Tag Archives: Birds

Catalina Island Animal Calls

Raven Animal Calls

On Catalina Island there is a wide variety of animals. Some of the animals that we see include ravens, foxes, bison, sea lions, and whales! Each of these 5 animals make vocalizations, or sounds, for specific reasons.

The common raven typically tends to use one of two calls. The first call is a loud caw or groan. Ravens use this call to communicate with each other. Their call can be heard by ravens that are a mile away! The second call that ravens make is a fast, repetitive caw. Ravens typically use this call when they are hunting prey like rodents, worms, or insects!

The Channel Island fox, Urocyon littoralis, is a relatively quiet animal. However, it can make up to 40 sounds and calls! These calls are used by a foxes to convey different messages to one another. For example, foxes will bark to alert other members of its skulk about danger, such as an approaching predator. The male foxes bark to attract a mate and growl to protect their territory. Female foxes bark to locate their cubs. Sometimes, the small cubs will let out a little  bark just to get mom’s attention!

Bison Animal Calls A bison can often be heard snorting, grunting, and even coughing! Male bison attract a mate by making a deep, low rumbling sound called a bellow. The length, volume, and frequency of the bellow indicates which male is the most dominant and therefore the most likely to find a mate! The female bison uses calls to locate her young. She will produce low grunts and wait for the calf to respond with high-pitched grunts! They repeat this process until they can find each other.

Sea Lion Animal Calls Sea lions communicate both audibly and visually. When they make a sound, they also strike a distinct pose! Male sea lions lift their heads up high in the air and bark when they are claiming their territory. When they are barking to defend their territory from other sea lions, they will bark right in the face of the trespassing seal lion! The female sea lions bark to locate and protect their pups. The female sea lion lets out a loud yell and listens for her pup’s weak crying response!

Whale Animal CallsWhales use clicks, whistles, and calls to communicate with their pod. Toothed whales called odontocetes use echolocation to help them navigate and find food! When echolocating, whales will make a clicking sound and wait for the sound to echo back to them. When the whales hear the echo, they are able to identify the location of the object or animal they are trying to find! Some whales can echolocate prey that is over 1,500 feet away! Whales also whistle and call to socialize with other members of their pod. Scientists discovered that whales have different dialects to help them differentiate between their pod and strangers! Certain low frequency calls can travel more than 10,000 miles across the sea. Pretty wild, right?!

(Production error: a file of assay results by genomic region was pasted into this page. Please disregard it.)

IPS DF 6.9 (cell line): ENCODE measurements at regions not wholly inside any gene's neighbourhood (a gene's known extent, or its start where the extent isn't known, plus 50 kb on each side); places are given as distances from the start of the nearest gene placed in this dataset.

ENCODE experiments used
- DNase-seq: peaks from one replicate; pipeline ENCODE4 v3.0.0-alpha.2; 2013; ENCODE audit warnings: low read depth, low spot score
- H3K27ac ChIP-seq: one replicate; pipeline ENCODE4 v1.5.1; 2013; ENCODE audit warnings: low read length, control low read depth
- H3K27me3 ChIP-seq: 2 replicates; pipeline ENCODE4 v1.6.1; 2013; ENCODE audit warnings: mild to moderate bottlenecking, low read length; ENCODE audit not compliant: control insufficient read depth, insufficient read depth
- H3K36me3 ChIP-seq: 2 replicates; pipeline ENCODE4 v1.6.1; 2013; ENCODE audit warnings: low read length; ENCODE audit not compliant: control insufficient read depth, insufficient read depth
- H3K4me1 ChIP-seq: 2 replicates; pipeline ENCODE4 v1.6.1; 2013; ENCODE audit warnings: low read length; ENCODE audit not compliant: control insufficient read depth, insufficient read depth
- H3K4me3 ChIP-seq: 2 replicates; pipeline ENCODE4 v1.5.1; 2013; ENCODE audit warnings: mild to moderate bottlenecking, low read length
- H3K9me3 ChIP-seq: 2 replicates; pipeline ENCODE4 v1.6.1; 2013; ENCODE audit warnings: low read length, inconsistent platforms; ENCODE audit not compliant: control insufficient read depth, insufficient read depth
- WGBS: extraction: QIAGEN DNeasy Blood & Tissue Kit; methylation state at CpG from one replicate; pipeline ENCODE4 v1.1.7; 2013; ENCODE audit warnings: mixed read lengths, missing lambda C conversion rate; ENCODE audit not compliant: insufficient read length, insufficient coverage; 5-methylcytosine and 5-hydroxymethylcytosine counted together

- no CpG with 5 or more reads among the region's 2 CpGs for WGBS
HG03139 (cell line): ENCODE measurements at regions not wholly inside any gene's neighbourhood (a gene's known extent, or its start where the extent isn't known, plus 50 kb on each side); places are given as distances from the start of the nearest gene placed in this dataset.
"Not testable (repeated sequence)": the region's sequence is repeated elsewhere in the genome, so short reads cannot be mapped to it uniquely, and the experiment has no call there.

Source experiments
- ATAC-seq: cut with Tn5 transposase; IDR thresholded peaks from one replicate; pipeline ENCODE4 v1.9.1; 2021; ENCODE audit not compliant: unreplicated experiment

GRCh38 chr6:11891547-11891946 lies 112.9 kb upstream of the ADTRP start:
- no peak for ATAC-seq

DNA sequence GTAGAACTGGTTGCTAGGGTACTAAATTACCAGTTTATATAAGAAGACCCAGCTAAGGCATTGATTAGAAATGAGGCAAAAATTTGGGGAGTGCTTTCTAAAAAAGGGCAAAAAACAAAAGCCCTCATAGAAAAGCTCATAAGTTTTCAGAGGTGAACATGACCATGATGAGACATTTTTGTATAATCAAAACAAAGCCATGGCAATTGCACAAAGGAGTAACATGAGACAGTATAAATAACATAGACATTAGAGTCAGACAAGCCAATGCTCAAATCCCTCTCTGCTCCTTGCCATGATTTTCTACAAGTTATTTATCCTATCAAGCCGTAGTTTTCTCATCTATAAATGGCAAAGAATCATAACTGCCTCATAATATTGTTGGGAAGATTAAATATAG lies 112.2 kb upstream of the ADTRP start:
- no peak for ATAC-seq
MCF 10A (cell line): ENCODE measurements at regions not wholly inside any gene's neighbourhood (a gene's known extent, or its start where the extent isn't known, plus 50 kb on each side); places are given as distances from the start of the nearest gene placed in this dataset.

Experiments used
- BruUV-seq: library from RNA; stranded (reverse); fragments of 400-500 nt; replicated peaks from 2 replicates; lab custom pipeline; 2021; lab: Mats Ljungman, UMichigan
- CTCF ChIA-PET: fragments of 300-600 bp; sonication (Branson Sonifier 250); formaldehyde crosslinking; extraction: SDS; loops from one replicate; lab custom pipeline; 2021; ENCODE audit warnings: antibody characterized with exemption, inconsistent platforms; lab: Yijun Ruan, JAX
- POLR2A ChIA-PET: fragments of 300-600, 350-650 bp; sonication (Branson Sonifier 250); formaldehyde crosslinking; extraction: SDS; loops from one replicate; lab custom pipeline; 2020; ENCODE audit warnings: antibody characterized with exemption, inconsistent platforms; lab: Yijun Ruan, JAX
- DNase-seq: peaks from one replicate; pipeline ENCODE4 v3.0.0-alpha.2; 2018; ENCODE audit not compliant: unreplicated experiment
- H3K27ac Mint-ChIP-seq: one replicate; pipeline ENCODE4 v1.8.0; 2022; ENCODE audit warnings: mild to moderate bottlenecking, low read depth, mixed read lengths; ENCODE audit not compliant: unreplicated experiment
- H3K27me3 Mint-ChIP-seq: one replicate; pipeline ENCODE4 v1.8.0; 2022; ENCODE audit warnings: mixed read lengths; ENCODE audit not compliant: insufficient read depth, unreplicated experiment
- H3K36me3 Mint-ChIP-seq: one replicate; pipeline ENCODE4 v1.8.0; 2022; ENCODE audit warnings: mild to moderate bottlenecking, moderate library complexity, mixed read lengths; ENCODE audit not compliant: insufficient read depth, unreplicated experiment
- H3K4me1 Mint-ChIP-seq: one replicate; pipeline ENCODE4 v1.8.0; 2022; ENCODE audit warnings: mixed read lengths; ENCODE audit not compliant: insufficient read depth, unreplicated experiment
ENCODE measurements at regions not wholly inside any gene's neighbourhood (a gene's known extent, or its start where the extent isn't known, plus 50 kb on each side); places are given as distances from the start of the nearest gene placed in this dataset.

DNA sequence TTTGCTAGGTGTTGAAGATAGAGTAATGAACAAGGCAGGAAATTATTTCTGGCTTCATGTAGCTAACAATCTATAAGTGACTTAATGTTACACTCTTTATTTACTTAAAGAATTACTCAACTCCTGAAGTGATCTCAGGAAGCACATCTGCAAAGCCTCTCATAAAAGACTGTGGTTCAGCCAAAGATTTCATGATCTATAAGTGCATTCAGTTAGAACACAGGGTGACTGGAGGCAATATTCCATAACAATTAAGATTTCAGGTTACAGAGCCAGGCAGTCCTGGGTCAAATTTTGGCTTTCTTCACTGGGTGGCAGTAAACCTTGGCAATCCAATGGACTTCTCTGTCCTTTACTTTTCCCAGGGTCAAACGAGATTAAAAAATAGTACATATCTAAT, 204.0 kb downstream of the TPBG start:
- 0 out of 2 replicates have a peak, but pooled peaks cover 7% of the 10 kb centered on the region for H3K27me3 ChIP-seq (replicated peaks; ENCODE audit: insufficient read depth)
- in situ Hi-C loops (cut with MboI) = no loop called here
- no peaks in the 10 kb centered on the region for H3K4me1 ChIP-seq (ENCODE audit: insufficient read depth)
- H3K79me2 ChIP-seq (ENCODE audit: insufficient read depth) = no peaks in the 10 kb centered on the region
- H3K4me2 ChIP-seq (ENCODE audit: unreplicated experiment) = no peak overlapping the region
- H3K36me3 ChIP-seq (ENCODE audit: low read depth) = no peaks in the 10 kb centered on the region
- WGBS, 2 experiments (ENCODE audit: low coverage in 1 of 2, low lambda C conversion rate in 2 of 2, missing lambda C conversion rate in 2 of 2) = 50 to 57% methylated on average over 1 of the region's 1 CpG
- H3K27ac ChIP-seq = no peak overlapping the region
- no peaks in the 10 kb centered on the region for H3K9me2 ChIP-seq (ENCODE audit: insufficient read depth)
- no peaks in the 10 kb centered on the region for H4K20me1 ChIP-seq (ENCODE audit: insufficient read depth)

https://en.wikipedia.org/wiki/File:Corvus_corax_(Common_Raven),_Yosemite_NP,_CA,_US_-_Diliff.jpg (Raven photo)




https://www.flickr.com/photos/usfws_pacificsw/16512606125 (Fox photo)



https://www.flickr.com/photos/don34685/22654449684/ (Bison Photo)



https://www.flickr.com/photos/catsnorkelscuba/7826945136 (Sea lion photo)





Ravens: Clever and Intelligent

RavensFor thousands of years cultures all across the world have told tales of raven’s intelligence. The clever trickster in many native tribes’ stories, a sacred animal to Apollo the God of prophecy, a bringer of wisdom to the Norse gods, even Game of Thrones shows a three eyed ravens during prophetic visions. It’s obvious people recognize these birds as pretty smart, and as it turns out, many scientific tests back this up. There are several characteristics that put ravens up there with the cleverest species, sometimes even out smarting great apes and human children!

Recognizing friend or foe

Ravens birdsRavens are social creatures, in many ways very similar to some humans! When ravens are old enough to leave their parents’ safe and cozy nest, the juveniles will join a crew and spend their time there. When a raven eventually finds a one true love, it will separate off and mate for life. They even hold funerals for their lost loved ones!

With all these social interactions, what is really interesting is ravens’ ability to recognize friend or foe. When interacting with other ravens, these birds will be friendly with birds they know and like, even if they haven’t seen each other for years. But you don’t want to get on their bad sides. Not only have they been known to act suspiciously towards ravens they don’t know and give the cold shoulder to birds that have wronged them, but they recognize human faces as well! If you cheat a raven out of its food, it will remember you and hold a grudge for months!


Tools and Toys

ravens animalsUsing tools and playing games are sure signs of intelligence seen in only the most clever of animals such as monkeys, dolphins, and -you guessed it- ravens! In the wild, ravens are known to drop rocks on people threatening their nests, and to use sticks and other tools to get food. In one test, a majority of ravens figured out in only 30 seconds to pull down a string, anchor it, and keep pulling to reach a treat. But they’re not all work and no play! Ravens have been seen skiing down snow covered roofs and hillsides, making toys out of pinecones and golf balls, etc (a very rare animal behavior), and even playing “keep away” to taunt other animals just because it’s funny!